The Democratic Party:
The Party That Created Medicare
For America’s Seniors
The Bush Administration Betrayed America’s Seniors:
Medicare Prescription Drug Benefit An Empty Promise
In 1965, over 80% of House and Senate Democrats voted to create the federal Medicare program for our nation’s seniors. Only 50% of Republicans voted for Medicare; many Republican leaders including Senator Bob Dole voted against it. Long before the 1960’s and all the way since, the Democratic Party leadership has created and provided programs – such as Medicare – Americans need for basic well-being.
According to a 2000 CNN article, “President Clinton, who had offered Republicans a deal to boost the drug coverage in exchange for tax cuts elsewhere, said, ‘the bottom line is their plan is designed to benefit the companies who make the prescription drugs, not the older Americans who need to take them.’"
In 2003, over 80% of Republicans supported the Bush Administration’s corporate-written Medicare prescription drug plan that places our Seniors prescription drug benefits into the hands of private pharmaceutical companies. This corporate-written plan doesn’t guarantee pricing, prohibits Medicare from negotiating best prices for medicines, and doesn’t guarantee necessary drugs will be or remain on any government-subsidized plans. The Bush Administration’s Medicare Prescription Drug Plan is made possible through disenfranchising America’s Seniors while enriching the pocketbooks of Bush’s campaign contributors.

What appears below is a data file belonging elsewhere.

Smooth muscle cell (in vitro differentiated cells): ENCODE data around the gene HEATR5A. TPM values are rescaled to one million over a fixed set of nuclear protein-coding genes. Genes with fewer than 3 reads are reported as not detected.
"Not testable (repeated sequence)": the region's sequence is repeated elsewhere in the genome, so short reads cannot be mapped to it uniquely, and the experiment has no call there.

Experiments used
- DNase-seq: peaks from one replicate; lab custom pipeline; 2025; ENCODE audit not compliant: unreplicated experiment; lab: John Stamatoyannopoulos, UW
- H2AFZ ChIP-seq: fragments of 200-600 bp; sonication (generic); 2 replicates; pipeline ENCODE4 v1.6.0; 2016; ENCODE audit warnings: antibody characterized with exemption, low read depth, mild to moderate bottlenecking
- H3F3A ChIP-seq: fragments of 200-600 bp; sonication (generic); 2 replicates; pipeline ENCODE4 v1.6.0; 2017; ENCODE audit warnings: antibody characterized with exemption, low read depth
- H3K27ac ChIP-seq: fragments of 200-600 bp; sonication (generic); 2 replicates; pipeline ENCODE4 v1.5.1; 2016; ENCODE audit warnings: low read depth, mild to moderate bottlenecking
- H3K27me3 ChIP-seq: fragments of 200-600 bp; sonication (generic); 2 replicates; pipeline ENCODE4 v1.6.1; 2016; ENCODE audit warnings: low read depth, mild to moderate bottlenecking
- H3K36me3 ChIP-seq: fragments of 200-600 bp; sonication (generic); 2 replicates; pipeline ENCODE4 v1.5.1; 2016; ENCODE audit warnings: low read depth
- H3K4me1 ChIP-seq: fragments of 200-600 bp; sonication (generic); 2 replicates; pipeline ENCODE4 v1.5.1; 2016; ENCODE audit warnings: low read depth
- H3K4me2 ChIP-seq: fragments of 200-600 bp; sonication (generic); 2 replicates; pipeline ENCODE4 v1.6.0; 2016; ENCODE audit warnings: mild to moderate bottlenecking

In contrast, 80% of Democrats rejected this shameful campaign blowback that transfers Medicare’s prescription drug plan to private companies.
[Legislative History: Vote Tallies for Passage of Medicare in 1965; “House Passes GOP Prescription Drug Bill,” CNN, 6/28/03; “Senate Passes Medicare Bil,l” CNN ‘Inside Politics.’ 11/25/03; “Arm-twisting Wins 220-215 Medicare Vote,” Washington Times, 11/23/03]
“These [Medicare] reforms are the act of a vibrant and compassionate government."
George W. Bush, CNN, 12/8/03
That’s what Bush said. It’s not what his Medicare prescription drug plan does.
“[I]n order to get … coverage (Seniors) must either leave the traditional Medicare program and join a Medicare Advantage plan (this replaces the failing Medicare+Choice program that replaced the failed Medicare HMO program) or buy a stand-alone policy from a private ‘Plan Sponsor.’ The private ‘Plan Sponsor’ is either an insurance company licensed in the state or a company that meets the solvency standards established by the Centers for Medicare and Medicaid Services (CMS).” [“What Older Americans Should Know About the Medicare Law,” Alliance for Retired Americans; “20 Things You May Not Know About the Medicare Act of 2003 But Should,” Center for Medicare Advocacy, Inc., 1/15/04]
Seniors could pay nearly $4,000 in annual drug costs alone BEFORE the MORE SUBSTANTIAL BENEFIT kicks in. The Bush plan, which becomes totally implemented in 2006, charges Seniors $420 a year in premiums plus a $250 annual deductible. Then, Seniors pay an additional $500 for the first $2,850 of approved covered prescriptions. When approved covered prescription costs exceed $2,850 a year, the Bush plan PAYS NOT ONE PENNY until Seniors pay the next $2,250 out-of-pocket. This is what is being called the ‘donut hole’ since the Bush plan provides nothing in the middle of the plan. Once the approved prescriptions reach $5,100, then Seniors pay 5% of the costs. [“Seniors Sweat Drug Bill Details,” Atlanta Journal Constitution, 1/4/04]